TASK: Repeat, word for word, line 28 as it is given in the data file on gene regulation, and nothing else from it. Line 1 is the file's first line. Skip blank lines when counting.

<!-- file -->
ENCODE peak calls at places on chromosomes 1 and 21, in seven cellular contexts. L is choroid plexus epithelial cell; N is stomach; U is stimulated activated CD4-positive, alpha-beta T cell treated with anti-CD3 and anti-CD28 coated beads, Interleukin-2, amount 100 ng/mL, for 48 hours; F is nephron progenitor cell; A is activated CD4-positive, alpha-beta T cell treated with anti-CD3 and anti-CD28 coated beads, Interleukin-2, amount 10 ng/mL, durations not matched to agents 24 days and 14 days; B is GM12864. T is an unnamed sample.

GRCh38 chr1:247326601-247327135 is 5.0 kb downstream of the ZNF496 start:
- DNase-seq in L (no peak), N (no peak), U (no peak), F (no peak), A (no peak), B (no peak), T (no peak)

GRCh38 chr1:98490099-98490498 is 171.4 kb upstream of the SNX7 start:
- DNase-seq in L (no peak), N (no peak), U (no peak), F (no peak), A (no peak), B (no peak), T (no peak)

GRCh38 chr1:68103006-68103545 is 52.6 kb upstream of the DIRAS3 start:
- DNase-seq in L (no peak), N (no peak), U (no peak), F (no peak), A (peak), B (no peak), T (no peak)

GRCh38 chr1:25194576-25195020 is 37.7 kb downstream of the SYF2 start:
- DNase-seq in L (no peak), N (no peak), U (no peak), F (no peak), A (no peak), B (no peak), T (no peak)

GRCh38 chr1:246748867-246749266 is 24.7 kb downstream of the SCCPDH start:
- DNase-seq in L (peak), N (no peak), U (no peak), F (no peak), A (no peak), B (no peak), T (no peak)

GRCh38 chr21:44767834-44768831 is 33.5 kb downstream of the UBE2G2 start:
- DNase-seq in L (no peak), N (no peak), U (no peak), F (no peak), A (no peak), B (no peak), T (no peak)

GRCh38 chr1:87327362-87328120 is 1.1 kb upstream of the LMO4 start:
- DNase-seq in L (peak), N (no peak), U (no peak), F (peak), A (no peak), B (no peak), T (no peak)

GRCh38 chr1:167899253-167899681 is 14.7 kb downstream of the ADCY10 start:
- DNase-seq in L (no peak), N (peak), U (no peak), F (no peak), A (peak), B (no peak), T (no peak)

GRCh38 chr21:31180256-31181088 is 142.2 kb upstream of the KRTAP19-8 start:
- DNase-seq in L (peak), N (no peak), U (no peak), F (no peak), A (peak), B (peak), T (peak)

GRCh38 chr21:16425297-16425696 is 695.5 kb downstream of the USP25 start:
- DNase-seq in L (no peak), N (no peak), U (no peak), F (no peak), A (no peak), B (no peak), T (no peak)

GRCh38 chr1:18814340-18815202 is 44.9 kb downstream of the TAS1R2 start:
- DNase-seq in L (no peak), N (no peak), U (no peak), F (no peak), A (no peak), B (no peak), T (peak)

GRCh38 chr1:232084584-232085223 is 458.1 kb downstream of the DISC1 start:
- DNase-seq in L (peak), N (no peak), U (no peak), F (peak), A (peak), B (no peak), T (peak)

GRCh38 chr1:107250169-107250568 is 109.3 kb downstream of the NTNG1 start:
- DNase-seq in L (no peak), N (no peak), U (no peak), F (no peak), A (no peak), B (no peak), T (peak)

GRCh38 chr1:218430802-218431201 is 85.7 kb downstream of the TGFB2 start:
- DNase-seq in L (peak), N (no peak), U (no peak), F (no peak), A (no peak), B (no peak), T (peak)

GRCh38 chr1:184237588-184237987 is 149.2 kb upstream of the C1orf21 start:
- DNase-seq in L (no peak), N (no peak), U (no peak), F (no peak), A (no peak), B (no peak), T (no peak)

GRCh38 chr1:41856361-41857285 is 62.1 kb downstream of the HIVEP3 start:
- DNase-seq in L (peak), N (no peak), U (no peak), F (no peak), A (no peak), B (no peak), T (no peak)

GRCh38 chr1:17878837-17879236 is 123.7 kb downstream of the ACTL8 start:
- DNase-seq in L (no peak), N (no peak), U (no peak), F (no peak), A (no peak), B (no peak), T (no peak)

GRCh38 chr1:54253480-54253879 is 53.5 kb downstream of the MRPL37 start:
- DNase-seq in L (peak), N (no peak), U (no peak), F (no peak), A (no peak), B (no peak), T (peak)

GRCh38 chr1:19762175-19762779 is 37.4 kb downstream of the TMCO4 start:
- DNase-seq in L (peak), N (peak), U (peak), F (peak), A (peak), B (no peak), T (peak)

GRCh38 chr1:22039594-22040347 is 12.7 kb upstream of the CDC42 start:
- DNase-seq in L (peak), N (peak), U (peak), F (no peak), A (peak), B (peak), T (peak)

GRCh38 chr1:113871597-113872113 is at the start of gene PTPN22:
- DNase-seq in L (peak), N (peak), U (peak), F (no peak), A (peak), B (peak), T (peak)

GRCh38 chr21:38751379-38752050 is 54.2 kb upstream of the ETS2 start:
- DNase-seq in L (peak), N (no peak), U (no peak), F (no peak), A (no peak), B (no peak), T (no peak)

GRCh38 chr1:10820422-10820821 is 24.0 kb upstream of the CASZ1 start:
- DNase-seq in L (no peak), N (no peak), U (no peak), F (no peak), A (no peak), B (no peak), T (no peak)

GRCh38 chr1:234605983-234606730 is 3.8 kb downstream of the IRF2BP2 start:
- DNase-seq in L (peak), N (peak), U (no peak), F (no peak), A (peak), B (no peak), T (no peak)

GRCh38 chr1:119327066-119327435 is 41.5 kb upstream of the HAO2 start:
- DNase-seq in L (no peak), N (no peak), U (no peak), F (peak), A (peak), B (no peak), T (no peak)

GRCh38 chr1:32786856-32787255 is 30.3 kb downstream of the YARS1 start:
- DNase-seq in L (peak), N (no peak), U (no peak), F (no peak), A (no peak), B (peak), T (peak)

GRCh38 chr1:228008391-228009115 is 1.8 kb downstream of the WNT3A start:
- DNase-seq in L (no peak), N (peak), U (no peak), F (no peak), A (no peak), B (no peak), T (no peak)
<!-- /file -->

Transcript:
GRCh38 chr1:218430802-218431201 is 85.7 kb downstream of the TGFB2 start: